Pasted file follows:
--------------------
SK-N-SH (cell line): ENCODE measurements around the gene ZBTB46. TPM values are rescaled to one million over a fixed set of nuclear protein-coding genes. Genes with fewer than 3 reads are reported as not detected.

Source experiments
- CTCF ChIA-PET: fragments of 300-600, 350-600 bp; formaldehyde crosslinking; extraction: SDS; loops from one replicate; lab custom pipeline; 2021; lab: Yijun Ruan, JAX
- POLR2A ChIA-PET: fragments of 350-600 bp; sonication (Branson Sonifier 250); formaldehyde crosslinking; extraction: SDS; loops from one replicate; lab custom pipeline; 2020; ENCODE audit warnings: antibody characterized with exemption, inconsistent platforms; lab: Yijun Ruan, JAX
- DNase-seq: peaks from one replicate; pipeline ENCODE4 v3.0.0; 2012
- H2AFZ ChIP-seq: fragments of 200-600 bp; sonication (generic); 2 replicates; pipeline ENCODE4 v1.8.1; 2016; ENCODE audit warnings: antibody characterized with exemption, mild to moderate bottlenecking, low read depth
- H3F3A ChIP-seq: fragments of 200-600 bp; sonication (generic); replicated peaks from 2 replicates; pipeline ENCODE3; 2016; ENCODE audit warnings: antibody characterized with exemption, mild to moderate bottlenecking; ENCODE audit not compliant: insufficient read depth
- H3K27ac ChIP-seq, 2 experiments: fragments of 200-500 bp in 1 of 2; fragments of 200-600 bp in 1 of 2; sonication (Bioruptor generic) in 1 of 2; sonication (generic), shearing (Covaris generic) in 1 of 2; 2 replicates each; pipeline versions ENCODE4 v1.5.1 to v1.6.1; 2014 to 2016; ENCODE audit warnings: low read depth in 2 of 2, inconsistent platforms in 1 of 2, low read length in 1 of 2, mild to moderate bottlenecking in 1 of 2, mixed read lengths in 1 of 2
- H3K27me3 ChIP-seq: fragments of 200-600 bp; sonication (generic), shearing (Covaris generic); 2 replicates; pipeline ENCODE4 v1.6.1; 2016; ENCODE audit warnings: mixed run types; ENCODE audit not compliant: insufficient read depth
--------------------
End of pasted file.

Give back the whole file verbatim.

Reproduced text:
SK-N-SH (cell line): ENCODE measurements around the gene ZBTB46. TPM values are rescaled to one million over a fixed set of nuclear protein-coding genes. Genes with fewer than 3 reads are reported as not detected.

Source experiments
- CTCF ChIA-PET: fragments of 300-600, 350-600 bp; formaldehyde crosslinking; extraction: SDS; loops from one replicate; lab custom pipeline; 2021; lab: Yijun Ruan, JAX
- POLR2A ChIA-PET: fragments of 350-600 bp; sonication (Branson Sonifier 250); formaldehyde crosslinking; extraction: SDS; loops from one replicate; lab custom pipeline; 2020; ENCODE audit warnings: antibody characterized with exemption, inconsistent platforms; lab: Yijun Ruan, JAX
- DNase-seq: peaks from one replicate; pipeline ENCODE4 v3.0.0; 2012
- H2AFZ ChIP-seq: fragments of 200-600 bp; sonication (generic); 2 replicates; pipeline ENCODE4 v1.8.1; 2016; ENCODE audit warnings: antibody characterized with exemption, mild to moderate bottlenecking, low read depth
- H3F3A ChIP-seq: fragments of 200-600 bp; sonication (generic); replicated peaks from 2 replicates; pipeline ENCODE3; 2016; ENCODE audit warnings: antibody characterized with exemption, mild to moderate bottlenecking; ENCODE audit not compliant: insufficient read depth
- H3K27ac ChIP-seq, 2 experiments: fragments of 200-500 bp in 1 of 2; fragments of 200-600 bp in 1 of 2; sonication (Bioruptor generic) in 1 of 2; sonication (generic), shearing (Covaris generic) in 1 of 2; 2 replicates each; pipeline versions ENCODE4 v1.5.1 to v1.6.1; 2014 to 2016; ENCODE audit warnings: low read depth in 2 of 2, inconsistent platforms in 1 of 2, low read length in 1 of 2, mild to moderate bottlenecking in 1 of 2, mixed read lengths in 1 of 2
- H3K27me3 ChIP-seq: fragments of 200-600 bp; sonication (generic), shearing (Covaris generic); 2 replicates; pipeline ENCODE4 v1.6.1; 2016; ENCODE audit warnings: mixed run types; ENCODE audit not compliant: insufficient read depth